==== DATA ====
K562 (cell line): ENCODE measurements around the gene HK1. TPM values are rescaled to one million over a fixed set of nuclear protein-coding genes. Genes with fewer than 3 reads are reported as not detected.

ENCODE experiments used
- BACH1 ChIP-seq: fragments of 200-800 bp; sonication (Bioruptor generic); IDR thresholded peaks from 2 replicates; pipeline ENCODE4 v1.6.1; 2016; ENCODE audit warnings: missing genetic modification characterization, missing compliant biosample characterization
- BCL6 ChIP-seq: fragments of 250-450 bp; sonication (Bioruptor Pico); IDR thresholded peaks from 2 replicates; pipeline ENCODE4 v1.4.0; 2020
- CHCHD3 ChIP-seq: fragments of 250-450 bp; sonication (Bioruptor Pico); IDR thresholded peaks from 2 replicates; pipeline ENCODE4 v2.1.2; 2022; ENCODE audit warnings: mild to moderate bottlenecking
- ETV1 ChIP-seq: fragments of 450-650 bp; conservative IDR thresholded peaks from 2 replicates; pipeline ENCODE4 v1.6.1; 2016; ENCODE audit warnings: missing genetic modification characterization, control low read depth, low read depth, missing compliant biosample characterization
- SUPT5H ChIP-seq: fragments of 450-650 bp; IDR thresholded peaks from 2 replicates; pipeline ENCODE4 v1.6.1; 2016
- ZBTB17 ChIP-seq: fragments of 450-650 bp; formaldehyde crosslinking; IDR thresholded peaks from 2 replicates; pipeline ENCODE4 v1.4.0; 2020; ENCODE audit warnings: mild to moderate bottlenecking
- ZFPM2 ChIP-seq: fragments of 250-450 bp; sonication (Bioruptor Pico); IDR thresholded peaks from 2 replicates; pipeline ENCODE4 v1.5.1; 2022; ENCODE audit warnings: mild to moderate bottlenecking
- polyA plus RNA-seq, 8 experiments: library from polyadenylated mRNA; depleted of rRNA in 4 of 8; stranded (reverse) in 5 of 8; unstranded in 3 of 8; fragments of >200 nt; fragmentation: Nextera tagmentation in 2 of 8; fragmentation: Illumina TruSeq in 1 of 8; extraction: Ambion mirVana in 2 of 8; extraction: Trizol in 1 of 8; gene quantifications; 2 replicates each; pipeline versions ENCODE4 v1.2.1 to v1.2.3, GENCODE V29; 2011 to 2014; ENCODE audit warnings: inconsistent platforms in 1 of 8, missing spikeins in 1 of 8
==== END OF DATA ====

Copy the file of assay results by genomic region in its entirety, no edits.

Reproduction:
K562 (cell line): ENCODE measurements around the gene HK1. TPM values are rescaled to one million over a fixed set of nuclear protein-coding genes. Genes with fewer than 3 reads are reported as not detected.

ENCODE experiments used
- BACH1 ChIP-seq: fragments of 200-800 bp; sonication (Bioruptor generic); IDR thresholded peaks from 2 replicates; pipeline ENCODE4 v1.6.1; 2016; ENCODE audit warnings: missing genetic modification characterization, missing compliant biosample characterization
- BCL6 ChIP-seq: fragments of 250-450 bp; sonication (Bioruptor Pico); IDR thresholded peaks from 2 replicates; pipeline ENCODE4 v1.4.0; 2020
- CHCHD3 ChIP-seq: fragments of 250-450 bp; sonication (Bioruptor Pico); IDR thresholded peaks from 2 replicates; pipeline ENCODE4 v2.1.2; 2022; ENCODE audit warnings: mild to moderate bottlenecking
- ETV1 ChIP-seq: fragments of 450-650 bp; conservative IDR thresholded peaks from 2 replicates; pipeline ENCODE4 v1.6.1; 2016; ENCODE audit warnings: missing genetic modification characterization, control low read depth, low read depth, missing compliant biosample characterization
- SUPT5H ChIP-seq: fragments of 450-650 bp; IDR thresholded peaks from 2 replicates; pipeline ENCODE4 v1.6.1; 2016
- ZBTB17 ChIP-seq: fragments of 450-650 bp; formaldehyde crosslinking; IDR thresholded peaks from 2 replicates; pipeline ENCODE4 v1.4.0; 2020; ENCODE audit warnings: mild to moderate bottlenecking
- ZFPM2 ChIP-seq: fragments of 250-450 bp; sonication (Bioruptor Pico); IDR thresholded peaks from 2 replicates; pipeline ENCODE4 v1.5.1; 2022; ENCODE audit warnings: mild to moderate bottlenecking
- polyA plus RNA-seq, 8 experiments: library from polyadenylated mRNA; depleted of rRNA in 4 of 8; stranded (reverse) in 5 of 8; unstranded in 3 of 8; fragments of >200 nt; fragmentation: Nextera tagmentation in 2 of 8; fragmentation: Illumina TruSeq in 1 of 8; extraction: Ambion mirVana in 2 of 8; extraction: Trizol in 1 of 8; gene quantifications; 2 replicates each; pipeline versions ENCODE4 v1.2.1 to v1.2.3, GENCODE V29; 2011 to 2014; ENCODE audit warnings: inconsistent platforms in 1 of 8, missing spikeins in 1 of 8